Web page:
| Mobile phones help cardiac rehab|
|Sneaking extra butter on your toast may get harder for cardiac patients under an Australian trial that will see nurses monitoring them via a mobile phone.|
The project is part of an initiative aimed at increasing the number of cardiac patients that complete rehabilitation after surgery.
The trial, being run by the CSIRO's Australian E-Health Research Centre (AEHRC) and Queensland Health, uses a mobile phone to collect and send health-related information about patients' activities at home to a central computer.
About 200 patients and a series of medical mentors based in three Brisbane hospitals will be involved in the trial.
AEHRC chief executive officer Dr Phil Gurney says less than 20% of patients treated for a heart attack complete the recommended six-week rehabilitation program.
Gurney says one of the main reasons for the high drop-out rate is the need for patients to return regularly to the hospital to undertake the rehab program.
He says, their location, a need or desire to return to work, or even personal and family commitments can make it difficult for them to schedule appointments, he says.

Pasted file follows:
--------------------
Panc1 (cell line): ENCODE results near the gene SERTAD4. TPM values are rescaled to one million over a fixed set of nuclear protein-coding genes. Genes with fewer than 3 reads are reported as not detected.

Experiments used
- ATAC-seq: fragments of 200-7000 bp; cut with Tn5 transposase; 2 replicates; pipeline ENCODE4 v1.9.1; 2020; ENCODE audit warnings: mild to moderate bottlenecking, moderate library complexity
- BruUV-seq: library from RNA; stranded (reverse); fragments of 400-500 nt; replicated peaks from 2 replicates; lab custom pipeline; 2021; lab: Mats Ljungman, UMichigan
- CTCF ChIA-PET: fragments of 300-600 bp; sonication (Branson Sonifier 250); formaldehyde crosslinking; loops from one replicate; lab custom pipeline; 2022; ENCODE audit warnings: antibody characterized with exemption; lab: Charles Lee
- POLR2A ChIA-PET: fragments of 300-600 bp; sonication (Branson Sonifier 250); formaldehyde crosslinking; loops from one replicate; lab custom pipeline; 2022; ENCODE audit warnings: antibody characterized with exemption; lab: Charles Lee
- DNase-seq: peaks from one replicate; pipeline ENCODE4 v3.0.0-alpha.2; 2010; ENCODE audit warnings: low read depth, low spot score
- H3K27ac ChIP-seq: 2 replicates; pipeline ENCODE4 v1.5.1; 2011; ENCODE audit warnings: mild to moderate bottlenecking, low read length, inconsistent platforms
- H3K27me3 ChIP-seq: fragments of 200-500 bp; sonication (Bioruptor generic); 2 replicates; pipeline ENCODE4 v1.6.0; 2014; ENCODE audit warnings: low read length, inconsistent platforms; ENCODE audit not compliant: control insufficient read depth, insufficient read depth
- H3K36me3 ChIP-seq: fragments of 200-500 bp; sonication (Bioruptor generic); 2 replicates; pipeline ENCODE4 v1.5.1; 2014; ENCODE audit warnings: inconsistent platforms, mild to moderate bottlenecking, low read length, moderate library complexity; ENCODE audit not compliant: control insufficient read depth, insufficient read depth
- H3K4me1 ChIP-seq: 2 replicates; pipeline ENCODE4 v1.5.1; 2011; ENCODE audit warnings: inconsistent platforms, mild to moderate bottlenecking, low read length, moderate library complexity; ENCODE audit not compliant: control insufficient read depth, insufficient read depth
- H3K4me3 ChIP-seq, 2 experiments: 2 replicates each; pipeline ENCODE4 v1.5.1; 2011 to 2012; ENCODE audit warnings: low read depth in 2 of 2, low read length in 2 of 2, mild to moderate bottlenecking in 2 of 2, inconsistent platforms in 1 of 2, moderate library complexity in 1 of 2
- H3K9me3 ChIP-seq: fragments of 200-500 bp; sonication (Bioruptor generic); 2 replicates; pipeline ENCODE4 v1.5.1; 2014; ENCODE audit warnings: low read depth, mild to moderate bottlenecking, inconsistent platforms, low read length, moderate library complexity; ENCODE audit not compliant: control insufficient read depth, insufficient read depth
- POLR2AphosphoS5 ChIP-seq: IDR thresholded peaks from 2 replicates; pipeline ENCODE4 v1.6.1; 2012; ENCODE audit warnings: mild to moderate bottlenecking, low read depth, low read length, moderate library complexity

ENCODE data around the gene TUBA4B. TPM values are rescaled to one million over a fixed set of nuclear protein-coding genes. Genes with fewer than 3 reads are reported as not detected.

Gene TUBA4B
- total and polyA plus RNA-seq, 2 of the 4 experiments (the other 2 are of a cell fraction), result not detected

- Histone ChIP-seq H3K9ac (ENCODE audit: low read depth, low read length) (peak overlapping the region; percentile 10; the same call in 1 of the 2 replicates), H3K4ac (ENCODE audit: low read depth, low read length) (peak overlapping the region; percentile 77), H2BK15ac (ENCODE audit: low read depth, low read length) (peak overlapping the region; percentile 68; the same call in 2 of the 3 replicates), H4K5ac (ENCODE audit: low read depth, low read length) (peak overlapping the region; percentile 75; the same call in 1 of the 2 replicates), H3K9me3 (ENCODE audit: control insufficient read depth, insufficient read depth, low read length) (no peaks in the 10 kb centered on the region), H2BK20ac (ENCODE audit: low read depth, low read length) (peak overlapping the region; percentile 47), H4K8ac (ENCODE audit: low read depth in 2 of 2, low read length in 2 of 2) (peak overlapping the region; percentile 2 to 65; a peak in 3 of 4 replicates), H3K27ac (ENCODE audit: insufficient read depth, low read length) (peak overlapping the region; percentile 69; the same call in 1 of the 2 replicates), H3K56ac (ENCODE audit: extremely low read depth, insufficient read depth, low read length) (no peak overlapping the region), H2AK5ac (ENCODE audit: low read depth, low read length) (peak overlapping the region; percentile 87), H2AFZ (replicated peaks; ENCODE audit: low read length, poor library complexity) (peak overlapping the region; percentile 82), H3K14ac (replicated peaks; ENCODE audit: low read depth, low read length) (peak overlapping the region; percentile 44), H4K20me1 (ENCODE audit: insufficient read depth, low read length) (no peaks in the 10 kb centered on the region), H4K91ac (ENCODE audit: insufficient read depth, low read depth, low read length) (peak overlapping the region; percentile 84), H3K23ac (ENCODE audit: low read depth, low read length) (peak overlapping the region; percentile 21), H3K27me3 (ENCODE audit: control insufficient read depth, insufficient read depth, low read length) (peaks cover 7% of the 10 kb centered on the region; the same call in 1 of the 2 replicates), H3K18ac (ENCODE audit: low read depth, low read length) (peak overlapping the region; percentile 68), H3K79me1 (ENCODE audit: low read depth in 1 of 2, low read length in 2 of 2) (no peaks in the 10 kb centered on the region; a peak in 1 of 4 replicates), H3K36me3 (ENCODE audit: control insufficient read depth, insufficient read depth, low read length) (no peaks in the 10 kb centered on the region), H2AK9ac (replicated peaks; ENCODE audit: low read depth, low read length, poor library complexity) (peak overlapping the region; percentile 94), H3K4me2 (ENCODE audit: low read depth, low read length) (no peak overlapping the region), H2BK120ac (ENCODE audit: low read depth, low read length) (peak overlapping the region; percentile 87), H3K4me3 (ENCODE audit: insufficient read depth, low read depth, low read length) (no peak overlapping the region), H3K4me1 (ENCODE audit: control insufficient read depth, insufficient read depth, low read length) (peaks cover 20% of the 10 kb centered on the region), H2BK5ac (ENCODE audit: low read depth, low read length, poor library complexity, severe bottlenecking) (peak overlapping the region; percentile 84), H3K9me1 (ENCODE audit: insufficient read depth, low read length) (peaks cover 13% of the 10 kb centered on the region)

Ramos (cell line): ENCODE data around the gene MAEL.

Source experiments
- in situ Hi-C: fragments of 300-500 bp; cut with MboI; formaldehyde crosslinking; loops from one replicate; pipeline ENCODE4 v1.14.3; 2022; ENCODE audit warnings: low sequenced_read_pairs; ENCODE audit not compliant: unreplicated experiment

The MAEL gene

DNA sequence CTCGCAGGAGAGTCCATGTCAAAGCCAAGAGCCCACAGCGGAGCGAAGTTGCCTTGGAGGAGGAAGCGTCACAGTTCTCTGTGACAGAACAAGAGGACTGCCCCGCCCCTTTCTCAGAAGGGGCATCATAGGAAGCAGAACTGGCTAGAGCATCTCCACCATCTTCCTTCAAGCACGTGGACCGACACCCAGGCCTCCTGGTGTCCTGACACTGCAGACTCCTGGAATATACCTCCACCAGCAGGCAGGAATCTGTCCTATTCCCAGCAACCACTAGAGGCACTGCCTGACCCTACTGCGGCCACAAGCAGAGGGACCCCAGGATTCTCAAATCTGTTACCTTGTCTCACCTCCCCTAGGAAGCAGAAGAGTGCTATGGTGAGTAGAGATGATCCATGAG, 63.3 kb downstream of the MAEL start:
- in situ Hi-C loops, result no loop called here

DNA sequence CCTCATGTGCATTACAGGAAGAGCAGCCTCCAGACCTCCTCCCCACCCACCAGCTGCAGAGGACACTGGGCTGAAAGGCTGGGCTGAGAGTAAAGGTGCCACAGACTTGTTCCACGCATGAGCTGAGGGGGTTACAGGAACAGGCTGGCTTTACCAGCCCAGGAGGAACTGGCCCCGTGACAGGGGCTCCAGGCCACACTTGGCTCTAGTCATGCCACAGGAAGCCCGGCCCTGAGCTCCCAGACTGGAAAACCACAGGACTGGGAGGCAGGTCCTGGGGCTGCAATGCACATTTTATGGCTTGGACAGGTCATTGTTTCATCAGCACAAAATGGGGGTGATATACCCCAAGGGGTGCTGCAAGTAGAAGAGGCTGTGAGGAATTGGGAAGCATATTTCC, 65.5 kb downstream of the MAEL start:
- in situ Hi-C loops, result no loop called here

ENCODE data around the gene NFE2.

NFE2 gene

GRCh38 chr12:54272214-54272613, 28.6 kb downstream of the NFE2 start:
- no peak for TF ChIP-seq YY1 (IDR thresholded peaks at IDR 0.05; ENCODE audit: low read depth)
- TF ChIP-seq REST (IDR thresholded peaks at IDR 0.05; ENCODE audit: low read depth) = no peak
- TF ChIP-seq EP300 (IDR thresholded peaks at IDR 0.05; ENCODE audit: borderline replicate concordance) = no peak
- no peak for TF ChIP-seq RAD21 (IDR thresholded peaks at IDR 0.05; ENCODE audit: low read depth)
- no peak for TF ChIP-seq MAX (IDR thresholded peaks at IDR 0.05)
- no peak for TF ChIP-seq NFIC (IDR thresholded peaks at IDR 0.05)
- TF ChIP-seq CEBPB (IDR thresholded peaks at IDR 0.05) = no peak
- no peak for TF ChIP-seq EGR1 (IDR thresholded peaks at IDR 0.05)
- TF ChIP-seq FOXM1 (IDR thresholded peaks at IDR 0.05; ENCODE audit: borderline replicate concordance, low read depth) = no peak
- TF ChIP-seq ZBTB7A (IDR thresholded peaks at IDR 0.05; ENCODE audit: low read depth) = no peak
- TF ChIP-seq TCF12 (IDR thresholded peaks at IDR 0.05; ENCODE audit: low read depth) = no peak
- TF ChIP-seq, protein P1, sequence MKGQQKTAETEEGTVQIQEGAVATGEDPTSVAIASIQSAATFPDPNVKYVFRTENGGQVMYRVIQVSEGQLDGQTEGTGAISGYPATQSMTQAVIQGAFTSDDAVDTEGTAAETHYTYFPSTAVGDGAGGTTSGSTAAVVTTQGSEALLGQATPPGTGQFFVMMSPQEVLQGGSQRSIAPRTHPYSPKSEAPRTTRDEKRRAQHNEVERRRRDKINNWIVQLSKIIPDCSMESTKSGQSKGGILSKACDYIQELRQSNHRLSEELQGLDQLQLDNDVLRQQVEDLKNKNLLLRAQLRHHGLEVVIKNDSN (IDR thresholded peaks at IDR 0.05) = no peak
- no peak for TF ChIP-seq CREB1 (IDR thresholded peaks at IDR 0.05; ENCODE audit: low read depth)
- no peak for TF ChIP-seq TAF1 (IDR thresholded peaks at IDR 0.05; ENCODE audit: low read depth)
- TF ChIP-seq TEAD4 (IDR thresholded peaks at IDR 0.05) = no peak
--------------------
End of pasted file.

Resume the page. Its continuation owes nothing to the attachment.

Gurney says under the program being trialled, CSIRO is testing whether modern communications technology can be used as an assessment tool in home-based management of medical conditions.
"We are largely using technology that is available, but we have customised it to our purposes," says Gurney.
The mobile phones include an inbuilt accelerator that measures physical activity such as the number of steps walked. The patients also use the phone to record data from blood pressure monitors and scales.
Participants are encouraged to take photos of meals they eat or videos of themselves exercising, and use an electronic diary on the phone to record observations about their stress levels, diet, smoking and alcohol intake.
The information is sent to a central computer where it can be viewed by a mentor, who assesses the patient's behaviour, provides feedback and sets new goals.
Gurney says although the median age of participants is 63, most patients have no problem understanding the technology involved.
"Anyone who can use a mobile phone can do this," he says.
"We tried to take advantage of what technology is available because we want to get it out to as many people as possible and be cost effective."
He says a small subset of the group is also trialling home use of a heart-rate monitor while exercising. The data is transferred to the phone automatically via Bluetooth.
Gurney says the trials should be completed by June next year.
He says it is hoped the home-based program will cost the same or less than hospital rehabilitation.
If successful the approach could be used by patients who live in remote areas or have commitments that make hospital visits difficult, says Gurney.